Funkhouser the Provocateur, Funkhouser
Nearly nine months into his term, about the only consistency Mayor Mark Funkhouser has shown is his propensity to create confusion and recoil, and to defend his wife Gloria Squitiro against every sword-swipe the media takes. A connection between those two ongoing endeavors plays out like a lame romantic comedy grounded in Funkhouser’s repeating claim how “Gloria” is his most trusted advisor with the added refrain, “And she doesn’t cost the taxpayers a thing,” all to parry any hint of poor advice coming his way.
Barely a few weeks doesn’t go by where the former bureaucrat doesn’t take a position or say something that causes some level of disharmony at city hall, giving way to local journalists poking each other in a silent exclamation of “Can you believe this guy?”
As if he’s rediscovered the ‘60s rebelliousness he never allowed himself to have, Funkhouser has become THE MAN trying to stick it to THE MAN. But Abbie Hoffman he ain’t.
Funkhouser was elected because the majority of people saw change in him. And change still resides within him; he just doesn’t know how to pull it off. At first Funkhouser thought he did, ‘cause after all, he’s the mayor. The position, itself — with Funk at the helm — would create the energy needed that would bring change, so the Funk thought. But in the public arena, no amount of electoral status can overcome political inexperience giving birth to the making of poor decisions.
Kansas Citians have endured the free car controversy, the Frances Semler decision, the passage of tepid TIF reform, a Jack-in-Box collection of light rail proposals that continues onward; now we’ve got the reversal of Funkhouser’s stand on the Super TIF for the old Bannister Mall, the city council rebellion over Funkhouser’s rejection of the rehiring of City Manager Wayne Cauthen and trusted wife and advisor Gloria being accused of calling a mayoral staff employee “Mammy” (a story the blog Tony’s Kansas City wrote about weeks ago that The Star now seems willing to report on).
To his credit, Funkhouser doesn’t dodge or weave — amazingly demonstrated on Dec. 13 in the city council chambers — as he takes punishment and criticism, doesn’t run from the public punches yet countering even when there isn’t an opening, much like an aging prize fighter who doesn’t know when to leave the ring. He carries the look of a weary man, determined but tired, and a little sad. One can’t help to believe him when he says it’s his hope to retire into a life of academia as a college professor. No wonder Funkhouser depends so much upon Gloria, because in Funkhouser’s world, only she understands him.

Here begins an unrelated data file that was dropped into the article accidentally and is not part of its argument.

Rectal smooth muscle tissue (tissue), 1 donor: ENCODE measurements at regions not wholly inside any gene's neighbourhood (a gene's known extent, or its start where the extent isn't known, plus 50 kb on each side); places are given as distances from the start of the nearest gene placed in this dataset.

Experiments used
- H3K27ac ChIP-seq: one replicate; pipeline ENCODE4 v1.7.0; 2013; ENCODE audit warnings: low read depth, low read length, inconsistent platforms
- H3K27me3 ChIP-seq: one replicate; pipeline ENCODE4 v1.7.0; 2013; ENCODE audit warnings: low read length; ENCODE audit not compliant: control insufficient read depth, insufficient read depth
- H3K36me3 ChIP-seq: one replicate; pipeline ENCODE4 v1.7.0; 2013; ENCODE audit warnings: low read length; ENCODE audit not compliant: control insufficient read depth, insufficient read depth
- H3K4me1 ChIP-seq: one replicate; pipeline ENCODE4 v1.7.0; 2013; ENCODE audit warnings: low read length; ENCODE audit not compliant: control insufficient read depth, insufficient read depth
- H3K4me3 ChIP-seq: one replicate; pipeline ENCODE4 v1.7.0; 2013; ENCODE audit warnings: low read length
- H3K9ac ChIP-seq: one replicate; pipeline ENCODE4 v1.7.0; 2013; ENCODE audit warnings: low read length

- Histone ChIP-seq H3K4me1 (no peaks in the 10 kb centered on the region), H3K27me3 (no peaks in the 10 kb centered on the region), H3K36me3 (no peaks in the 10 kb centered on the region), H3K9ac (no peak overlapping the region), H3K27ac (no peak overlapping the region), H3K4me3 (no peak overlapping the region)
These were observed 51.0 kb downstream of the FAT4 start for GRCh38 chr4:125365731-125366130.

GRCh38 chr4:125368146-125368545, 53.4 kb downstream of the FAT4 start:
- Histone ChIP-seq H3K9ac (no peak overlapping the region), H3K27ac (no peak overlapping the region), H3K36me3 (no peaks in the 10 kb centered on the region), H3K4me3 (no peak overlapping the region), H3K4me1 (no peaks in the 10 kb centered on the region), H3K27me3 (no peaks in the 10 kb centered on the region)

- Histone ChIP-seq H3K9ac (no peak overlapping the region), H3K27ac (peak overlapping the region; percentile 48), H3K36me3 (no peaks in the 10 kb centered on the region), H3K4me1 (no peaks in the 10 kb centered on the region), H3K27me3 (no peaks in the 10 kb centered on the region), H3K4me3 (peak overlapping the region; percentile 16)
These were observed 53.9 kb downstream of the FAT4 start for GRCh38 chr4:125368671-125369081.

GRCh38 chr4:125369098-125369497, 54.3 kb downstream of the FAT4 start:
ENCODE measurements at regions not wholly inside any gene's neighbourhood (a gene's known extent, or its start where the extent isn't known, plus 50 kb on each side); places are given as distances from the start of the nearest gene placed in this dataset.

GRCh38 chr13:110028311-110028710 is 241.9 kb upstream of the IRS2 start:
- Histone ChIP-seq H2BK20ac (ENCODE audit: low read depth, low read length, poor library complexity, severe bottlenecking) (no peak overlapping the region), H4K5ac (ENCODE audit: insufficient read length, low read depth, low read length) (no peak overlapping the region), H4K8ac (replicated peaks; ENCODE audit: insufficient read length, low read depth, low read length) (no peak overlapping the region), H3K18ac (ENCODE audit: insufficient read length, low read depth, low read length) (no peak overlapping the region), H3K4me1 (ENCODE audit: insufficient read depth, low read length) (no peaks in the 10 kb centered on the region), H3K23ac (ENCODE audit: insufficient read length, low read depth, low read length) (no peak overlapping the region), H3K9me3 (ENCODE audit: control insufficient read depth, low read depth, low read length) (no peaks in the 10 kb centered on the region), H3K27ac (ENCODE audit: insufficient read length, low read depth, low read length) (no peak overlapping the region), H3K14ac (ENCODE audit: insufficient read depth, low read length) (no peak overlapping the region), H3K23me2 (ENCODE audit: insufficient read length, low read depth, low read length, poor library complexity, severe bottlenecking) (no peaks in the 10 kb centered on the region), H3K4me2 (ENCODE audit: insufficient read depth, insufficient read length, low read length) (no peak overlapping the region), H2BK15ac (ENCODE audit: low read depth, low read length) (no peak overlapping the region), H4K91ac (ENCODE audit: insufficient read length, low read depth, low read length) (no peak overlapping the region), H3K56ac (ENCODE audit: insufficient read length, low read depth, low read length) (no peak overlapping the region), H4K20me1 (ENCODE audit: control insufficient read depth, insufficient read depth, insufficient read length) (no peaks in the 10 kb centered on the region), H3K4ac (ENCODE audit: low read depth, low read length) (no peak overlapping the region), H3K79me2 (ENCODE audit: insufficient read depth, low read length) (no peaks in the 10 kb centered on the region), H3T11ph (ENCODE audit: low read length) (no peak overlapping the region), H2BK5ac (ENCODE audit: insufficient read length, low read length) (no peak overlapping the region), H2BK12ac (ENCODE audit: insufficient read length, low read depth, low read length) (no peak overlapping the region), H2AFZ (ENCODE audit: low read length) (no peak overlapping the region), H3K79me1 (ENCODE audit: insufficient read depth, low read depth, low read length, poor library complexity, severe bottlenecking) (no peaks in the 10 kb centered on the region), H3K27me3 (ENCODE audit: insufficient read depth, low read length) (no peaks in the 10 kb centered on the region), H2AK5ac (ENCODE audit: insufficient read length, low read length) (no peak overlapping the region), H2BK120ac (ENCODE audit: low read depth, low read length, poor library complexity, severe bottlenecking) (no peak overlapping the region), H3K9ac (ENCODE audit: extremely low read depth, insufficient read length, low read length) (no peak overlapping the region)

And Gloria isn’t about to reveal what she knows about her man, how he — or they — make decisions. Love does that, even in the face of political failure, which Funkhouser continues to flirt with less than a year into his term.
Yet, I would bet Funkhouser still has the support of the majority of the citizens. His stand for Semler to remain on the Park Board was popular and the shortcomings of his TIF reform package overlooked by many because of their belief that development can save a neighborhood. Conservatives, suburbanites, especially north of the river, think he’s one of them — gamely fighting against minority special interest groups and under siege by liberal journalists, particularly at The Star, who find fault in whatever he does. Liberals think they see one of their own, inclusive to those outside traditional power circles, a male accepting equality with his female partner in life and one who works to keep the corporate influence in public policy at bay.
Between those two ideological bookends, Funkhouser has to feel the pressure, with possible relief coming from accomplishing big things, things of change, things that fit into his world view of what Kansas City is suppose to be. But in politics, when one has the power of being a big-city mayor, one has to let a lot of things go — as hard as that may be to stomach — and find that “legacy thing” that one can drape their name on and hope it did people right.